June 1, 2011

Despite QF exit, Haryana Boys basketball takes a big step forward



It seemed too good to be true. A side pooled into the lower level of the tournament demolishes every rival that comes its way and finds itself in a dream Quarter Final match-up against its big-name neighbour. Despite being underdogs, it dominates the proceedings, threatening to cause a historical upset.

But in the fourth quarter their dreams come crashing down. Despite leading by 8 points, their opponents make a fierce comeback in the fourth and take the lead. With the game on the line and a little over a second on the clock, the underdog side gets one last attempt at the basket. Their star player attempts a jump-shot from the left corner, one last shot that would win the game for his team and lead them into an unlikely Semi-Final spot.

Miss!

The ball touches on the far side of the rim and bounces off. The fairytale ends, and the losing team leaves the court dejected.

The Haryana Boys team, a side that haven’t made a mark in the tournament for nearly 20 years, went on a dream run at the 28th Youth National Basketball Championship for Boys & Girls at Nagpur and came within a jump-shot of defeating the capital side of Delhi and making it to the last four. But don’t tell them that the fairy-tale is over, because as coach Mahtab Dahiya and his group of hard-working young players will have you believe, this year is just the beginning: with a big step forward in this tournament, this team has ambitions for the gold next year.

“This is the best performance that we have had for many years, and after winning six straight games we lost just by one point,” said Coach Dahiya, clearly dejected after an early end to his team’s run, “But we have done well – and from being a lower level team this year, we have qualified to be amongst the higher level for the next Youth Nationals.”

Their best performance, Dahiya states, came against another stronger side, Andhra Pradesh. Before their Quarter-Final, Haryana played AP in an early morning game on the same day, and his players responded with a strong showing, defeating AP by 73 points en route to posting highest offensive score of the championship with 119 points.

So how did a team, who aren’t known to make a mark in Basketball tournaments in India, manage to do this well? Dahiya and his players claim that there was no magic formula, no superstar addition, and no major tactical change: just the good old cliché of ‘practice makes perfect’. “We just practiced harder for this tournament than ever before,” Dahiya said, “For the first time, we held a month-long camp before the tournament started in Kaithal in Haryana. We used to practice an hour a day first, and now, this team practice for two to two and a half hours daily.”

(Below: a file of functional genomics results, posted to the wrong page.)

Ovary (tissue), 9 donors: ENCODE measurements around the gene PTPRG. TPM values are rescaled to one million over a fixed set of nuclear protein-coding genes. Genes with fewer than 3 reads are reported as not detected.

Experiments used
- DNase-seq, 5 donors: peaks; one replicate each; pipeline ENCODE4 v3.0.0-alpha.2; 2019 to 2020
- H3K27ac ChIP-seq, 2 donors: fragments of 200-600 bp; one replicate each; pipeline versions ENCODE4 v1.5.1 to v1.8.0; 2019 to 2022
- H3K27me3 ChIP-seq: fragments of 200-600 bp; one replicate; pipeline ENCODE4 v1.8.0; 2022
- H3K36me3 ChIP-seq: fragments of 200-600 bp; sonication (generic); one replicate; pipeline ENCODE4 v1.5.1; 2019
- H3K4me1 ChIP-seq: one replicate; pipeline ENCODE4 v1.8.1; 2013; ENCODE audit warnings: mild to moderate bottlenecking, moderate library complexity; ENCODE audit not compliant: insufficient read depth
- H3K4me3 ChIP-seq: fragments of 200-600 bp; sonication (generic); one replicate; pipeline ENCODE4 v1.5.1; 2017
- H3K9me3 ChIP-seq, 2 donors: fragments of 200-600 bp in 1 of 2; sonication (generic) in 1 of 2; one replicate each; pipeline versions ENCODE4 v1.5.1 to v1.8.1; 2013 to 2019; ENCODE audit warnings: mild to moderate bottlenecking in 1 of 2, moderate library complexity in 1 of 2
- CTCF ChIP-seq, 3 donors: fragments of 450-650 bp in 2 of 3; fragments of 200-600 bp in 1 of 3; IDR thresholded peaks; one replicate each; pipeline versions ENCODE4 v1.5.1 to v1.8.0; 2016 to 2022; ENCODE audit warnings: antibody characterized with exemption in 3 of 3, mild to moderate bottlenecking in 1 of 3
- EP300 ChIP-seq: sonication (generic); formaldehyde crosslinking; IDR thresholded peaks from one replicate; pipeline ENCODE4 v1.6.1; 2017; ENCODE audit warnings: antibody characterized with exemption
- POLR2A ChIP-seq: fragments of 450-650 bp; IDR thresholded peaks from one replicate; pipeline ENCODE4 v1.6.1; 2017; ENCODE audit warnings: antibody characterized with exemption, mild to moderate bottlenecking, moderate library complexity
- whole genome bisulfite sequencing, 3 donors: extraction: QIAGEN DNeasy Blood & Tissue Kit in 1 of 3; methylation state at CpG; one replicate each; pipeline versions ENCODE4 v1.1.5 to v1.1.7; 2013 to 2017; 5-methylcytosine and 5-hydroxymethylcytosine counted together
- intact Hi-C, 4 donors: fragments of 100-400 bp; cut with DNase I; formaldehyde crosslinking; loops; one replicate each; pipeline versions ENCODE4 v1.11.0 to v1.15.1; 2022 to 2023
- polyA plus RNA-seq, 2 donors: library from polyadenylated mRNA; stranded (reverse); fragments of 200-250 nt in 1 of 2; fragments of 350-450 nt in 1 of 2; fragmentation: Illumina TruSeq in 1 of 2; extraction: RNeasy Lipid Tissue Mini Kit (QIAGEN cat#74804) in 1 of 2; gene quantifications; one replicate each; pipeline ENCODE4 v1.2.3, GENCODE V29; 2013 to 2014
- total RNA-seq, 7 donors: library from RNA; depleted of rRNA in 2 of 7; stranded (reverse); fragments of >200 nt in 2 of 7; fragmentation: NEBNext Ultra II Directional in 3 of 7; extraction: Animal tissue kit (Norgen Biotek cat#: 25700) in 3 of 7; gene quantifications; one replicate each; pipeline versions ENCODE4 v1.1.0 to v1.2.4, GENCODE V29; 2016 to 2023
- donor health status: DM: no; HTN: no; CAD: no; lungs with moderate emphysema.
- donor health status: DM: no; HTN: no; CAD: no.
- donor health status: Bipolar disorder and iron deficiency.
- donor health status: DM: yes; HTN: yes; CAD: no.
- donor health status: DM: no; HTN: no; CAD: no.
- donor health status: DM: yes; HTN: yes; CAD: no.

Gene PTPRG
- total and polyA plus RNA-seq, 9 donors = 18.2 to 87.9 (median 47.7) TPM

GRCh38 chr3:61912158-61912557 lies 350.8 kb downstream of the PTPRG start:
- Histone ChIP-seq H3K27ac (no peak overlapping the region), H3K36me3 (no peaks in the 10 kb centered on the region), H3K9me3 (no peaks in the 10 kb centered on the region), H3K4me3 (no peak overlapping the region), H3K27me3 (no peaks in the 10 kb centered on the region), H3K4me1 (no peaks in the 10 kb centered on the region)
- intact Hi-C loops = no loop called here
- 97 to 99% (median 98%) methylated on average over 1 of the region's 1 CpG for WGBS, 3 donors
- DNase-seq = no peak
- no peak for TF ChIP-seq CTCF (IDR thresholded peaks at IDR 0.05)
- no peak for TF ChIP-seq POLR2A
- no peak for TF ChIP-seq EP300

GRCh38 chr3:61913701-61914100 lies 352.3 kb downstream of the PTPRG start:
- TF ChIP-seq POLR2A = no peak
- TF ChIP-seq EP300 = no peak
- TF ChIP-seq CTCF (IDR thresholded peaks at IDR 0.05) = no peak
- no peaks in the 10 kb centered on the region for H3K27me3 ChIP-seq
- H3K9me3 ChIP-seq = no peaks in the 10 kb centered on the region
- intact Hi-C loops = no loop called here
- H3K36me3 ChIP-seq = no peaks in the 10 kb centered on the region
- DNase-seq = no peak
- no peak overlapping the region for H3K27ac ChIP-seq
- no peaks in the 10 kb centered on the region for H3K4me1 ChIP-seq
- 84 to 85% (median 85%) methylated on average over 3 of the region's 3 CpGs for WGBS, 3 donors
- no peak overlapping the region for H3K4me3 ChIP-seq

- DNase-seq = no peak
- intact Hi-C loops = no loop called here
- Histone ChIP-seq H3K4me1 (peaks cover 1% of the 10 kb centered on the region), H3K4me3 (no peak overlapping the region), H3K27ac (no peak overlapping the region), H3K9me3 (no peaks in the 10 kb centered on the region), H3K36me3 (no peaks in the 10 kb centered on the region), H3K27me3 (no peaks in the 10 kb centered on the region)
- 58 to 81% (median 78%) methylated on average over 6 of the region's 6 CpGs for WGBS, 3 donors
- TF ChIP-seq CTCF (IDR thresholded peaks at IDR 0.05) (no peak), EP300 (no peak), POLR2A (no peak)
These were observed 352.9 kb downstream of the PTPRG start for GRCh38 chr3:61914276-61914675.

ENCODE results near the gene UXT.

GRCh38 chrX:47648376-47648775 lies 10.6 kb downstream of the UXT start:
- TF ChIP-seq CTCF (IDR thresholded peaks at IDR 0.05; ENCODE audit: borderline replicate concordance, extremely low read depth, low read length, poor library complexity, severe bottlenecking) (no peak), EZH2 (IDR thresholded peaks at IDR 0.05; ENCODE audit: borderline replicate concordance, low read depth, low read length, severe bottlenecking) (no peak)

Haryana Boys won their first six games of the championship, beating Chandigarh, Pondicherry, Kerala, Jharkhand, Uttar Pradesh, and Andhra Pradesh before their hurdle against Delhi. “We got unlucky,” Dahiya added, “We had ambitions to win the gold, but our luck didn’t favour our ambition.” Haryana were determined to make a mark in the championship this year, and even though they haven’t progressed beyond the last eight, their promotion from Lower to Higher Level is a result of the hard work that this team had put in.

On the way, players like Himanshu Sharma, Rakesh Sangwan, and Rahul Sharma left an indelible mark on the championship. Himanshu, the team’s leader from the front, has been the team’s best creator, dishing and driving at will throughout the tournament. He also epitomises the unselfish spirit of this team, deflecting any praise away from himself towards his teammates. “My individual play was fine, but our team as a whole showed good chemistry to come this far,” he said.

Rakesh Sangwan, at 6 foot 6, is the biggest player in the side, and was a handful in the post position in each game. After picking up the game just two years ago, he developed quickly to seal the starting role for Haryana.

And then there was Rahul Sharma, one of the youngsters in the side, a strong shooter who will be part of the Haryana U16 side next year, too. “We all had good performances,” Rahum said, “But next year, we plan to play even better. It will be the upper group, and we will play against better teams, but I promise we’ll be ready for it.”

And like his players, the coach also shares their confidence. “70% of this team can be back for next year’s Youth Nationals,” said Dahiya, “We will be back – and we will aim for the gold.”

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